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    Review the business history, financial statements and operating history. Ensure that the owner has acquired a wide variety of clients responsible for revenue, then look for consistent growth and steady sales with short accounts receivable time frames. Many brokers analyze this information before listing a business for sale, but without a broker's assistance you must do it yourself. Find assistance from small business consultants at your chamber of commerce office.
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    Employ the aid of a certified public accountant. A certified public accountant is the best person to determine the accuracy of the business' financial statements. A business broker will usually contract accounting services when conducting a transaction, but you can locate a qualified CPA through your chamber of commerce.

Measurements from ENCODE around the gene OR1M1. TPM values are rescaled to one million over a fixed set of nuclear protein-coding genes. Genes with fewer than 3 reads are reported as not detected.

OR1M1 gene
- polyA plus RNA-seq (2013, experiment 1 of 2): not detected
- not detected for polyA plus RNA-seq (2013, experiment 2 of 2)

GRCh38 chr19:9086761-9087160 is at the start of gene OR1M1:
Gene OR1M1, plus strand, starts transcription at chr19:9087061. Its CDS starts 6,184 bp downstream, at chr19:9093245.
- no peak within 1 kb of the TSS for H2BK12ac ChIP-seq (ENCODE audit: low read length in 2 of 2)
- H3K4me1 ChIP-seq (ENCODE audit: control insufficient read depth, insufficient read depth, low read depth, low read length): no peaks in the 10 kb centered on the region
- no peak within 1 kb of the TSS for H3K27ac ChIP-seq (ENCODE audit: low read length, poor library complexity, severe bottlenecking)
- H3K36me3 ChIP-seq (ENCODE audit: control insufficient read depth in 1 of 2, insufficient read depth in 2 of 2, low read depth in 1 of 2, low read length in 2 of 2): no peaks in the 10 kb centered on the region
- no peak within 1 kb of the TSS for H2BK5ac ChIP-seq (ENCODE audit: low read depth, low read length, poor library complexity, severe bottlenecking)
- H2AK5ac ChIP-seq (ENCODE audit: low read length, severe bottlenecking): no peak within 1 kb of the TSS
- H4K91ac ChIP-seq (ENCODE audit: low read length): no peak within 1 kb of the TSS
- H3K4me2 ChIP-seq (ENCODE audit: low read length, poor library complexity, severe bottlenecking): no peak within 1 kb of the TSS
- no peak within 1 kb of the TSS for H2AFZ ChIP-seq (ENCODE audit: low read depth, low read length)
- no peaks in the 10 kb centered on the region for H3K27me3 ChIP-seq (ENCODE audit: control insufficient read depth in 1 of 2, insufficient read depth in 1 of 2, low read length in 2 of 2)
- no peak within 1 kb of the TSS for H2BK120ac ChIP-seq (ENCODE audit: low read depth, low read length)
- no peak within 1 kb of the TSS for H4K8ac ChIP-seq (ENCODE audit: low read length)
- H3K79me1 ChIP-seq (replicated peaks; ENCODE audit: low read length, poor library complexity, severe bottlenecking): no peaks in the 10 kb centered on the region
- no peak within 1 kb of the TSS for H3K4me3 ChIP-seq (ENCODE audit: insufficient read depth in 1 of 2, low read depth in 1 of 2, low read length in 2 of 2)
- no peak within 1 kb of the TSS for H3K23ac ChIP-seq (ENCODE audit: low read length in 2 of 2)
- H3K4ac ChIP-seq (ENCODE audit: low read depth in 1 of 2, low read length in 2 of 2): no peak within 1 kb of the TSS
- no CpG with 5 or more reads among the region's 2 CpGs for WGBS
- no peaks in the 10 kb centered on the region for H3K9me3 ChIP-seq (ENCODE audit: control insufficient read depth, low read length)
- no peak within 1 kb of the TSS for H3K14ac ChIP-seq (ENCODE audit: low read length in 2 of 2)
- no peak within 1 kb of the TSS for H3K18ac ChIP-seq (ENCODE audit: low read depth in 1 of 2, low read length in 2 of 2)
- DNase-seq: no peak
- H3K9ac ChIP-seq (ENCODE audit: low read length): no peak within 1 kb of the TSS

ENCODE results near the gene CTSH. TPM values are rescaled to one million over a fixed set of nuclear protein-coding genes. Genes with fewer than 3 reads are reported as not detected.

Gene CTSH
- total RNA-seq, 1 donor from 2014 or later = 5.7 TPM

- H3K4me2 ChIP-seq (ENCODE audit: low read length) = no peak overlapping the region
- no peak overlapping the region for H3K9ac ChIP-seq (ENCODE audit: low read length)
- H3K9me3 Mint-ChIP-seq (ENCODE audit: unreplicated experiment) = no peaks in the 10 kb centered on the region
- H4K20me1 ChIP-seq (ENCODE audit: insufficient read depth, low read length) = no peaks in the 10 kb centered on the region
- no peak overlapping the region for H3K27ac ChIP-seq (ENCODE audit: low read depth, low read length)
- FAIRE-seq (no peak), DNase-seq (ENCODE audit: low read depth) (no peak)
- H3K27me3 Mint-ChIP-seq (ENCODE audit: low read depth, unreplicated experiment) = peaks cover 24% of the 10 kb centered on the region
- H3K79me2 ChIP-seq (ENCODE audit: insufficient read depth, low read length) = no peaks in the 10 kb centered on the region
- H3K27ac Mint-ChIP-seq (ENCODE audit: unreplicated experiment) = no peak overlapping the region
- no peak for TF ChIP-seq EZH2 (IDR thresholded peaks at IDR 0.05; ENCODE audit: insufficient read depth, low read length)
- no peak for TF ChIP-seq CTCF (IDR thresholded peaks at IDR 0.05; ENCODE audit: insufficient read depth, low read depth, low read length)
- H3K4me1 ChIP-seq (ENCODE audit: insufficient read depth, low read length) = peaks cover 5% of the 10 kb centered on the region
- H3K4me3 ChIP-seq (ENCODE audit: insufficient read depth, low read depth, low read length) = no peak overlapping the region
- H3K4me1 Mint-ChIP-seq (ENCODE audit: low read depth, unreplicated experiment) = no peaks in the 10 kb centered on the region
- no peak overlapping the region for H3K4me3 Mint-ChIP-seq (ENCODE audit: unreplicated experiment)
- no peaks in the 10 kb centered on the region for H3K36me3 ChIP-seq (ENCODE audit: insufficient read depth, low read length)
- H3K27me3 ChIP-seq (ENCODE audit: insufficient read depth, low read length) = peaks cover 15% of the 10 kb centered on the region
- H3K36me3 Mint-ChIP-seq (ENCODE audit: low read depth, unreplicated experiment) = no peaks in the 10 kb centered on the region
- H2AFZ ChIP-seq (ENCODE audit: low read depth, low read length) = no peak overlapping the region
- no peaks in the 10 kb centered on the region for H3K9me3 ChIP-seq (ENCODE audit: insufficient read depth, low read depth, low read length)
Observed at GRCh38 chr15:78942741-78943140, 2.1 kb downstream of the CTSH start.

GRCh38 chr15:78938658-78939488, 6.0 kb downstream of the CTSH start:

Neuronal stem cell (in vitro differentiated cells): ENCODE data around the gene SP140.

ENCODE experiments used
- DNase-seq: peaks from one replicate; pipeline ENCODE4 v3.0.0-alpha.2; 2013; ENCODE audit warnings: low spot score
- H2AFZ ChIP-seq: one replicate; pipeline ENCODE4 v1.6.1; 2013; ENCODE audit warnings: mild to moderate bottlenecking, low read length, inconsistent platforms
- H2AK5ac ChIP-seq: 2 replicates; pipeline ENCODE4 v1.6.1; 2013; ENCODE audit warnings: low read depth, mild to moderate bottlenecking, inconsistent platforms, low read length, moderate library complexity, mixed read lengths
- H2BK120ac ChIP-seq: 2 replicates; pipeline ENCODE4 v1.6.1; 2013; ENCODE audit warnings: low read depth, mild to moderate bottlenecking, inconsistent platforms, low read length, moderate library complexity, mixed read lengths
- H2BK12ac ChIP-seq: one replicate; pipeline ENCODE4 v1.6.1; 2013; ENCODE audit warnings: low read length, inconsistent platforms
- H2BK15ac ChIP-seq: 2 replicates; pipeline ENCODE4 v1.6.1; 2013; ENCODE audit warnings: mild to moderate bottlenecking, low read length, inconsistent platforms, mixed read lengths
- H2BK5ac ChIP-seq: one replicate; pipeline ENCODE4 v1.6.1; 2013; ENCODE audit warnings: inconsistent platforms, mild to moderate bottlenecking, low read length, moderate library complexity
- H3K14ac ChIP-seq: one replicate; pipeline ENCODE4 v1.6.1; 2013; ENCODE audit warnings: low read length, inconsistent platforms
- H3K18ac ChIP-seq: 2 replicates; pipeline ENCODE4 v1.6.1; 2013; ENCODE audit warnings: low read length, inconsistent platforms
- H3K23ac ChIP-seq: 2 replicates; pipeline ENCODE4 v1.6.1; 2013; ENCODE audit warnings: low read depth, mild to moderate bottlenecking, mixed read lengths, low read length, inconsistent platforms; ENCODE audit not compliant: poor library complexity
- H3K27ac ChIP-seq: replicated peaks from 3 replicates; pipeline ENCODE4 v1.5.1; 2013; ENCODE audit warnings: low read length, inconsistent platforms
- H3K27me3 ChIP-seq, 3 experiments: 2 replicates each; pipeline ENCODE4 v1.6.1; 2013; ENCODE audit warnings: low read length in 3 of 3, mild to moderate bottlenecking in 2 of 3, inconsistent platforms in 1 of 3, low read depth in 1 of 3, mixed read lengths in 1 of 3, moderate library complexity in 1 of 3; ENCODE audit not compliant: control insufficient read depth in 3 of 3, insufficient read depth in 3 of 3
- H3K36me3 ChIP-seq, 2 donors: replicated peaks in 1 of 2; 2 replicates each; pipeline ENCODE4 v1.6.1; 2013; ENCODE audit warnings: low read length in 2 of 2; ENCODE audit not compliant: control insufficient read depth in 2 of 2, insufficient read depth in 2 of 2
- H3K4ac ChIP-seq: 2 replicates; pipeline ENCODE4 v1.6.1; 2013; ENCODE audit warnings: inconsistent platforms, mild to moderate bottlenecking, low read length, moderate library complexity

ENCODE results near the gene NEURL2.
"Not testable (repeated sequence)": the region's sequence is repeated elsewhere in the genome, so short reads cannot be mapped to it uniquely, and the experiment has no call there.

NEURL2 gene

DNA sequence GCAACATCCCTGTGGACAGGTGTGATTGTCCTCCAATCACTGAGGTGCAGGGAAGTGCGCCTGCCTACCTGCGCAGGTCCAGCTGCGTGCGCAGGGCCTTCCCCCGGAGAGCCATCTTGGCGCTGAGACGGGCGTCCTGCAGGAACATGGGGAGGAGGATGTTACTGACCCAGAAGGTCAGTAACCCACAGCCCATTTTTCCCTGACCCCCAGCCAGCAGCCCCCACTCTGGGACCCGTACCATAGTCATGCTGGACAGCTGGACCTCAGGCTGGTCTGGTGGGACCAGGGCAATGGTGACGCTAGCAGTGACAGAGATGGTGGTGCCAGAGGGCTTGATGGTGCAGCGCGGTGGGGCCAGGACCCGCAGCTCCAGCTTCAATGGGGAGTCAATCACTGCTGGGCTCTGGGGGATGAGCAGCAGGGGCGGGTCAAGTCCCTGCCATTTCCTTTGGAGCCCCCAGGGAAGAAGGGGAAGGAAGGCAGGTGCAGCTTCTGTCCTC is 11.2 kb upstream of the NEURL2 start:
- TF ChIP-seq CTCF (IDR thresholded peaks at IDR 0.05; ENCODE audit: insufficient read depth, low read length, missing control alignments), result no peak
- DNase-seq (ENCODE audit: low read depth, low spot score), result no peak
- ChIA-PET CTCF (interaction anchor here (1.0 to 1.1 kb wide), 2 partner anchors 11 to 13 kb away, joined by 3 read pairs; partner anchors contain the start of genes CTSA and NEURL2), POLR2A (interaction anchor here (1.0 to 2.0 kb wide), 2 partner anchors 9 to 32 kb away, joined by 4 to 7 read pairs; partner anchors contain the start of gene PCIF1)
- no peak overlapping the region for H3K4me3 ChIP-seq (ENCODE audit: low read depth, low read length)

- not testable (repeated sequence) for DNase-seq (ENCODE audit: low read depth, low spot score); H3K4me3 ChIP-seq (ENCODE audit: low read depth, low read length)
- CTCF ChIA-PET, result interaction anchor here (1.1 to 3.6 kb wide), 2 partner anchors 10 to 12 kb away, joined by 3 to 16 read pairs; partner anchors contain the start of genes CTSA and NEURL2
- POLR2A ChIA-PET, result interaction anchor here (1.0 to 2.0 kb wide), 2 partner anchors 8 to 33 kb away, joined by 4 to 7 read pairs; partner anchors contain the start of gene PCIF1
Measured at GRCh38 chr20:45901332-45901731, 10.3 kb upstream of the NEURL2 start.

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    Examine vendor contracts and leases. Always verify that existing agreements for real estate, equipment and inventory are transferable to a new owner. While some business brokers can review this information for potential buyers, an attorney is the best person to help with this process.
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    Look at employment records. Ensure the business doesn't have employee lawsuits or consistent claims against the operation by current and past employees or government entities. Some business brokers may include this research in their fee but you can find this information yourself by contacting your state employment office.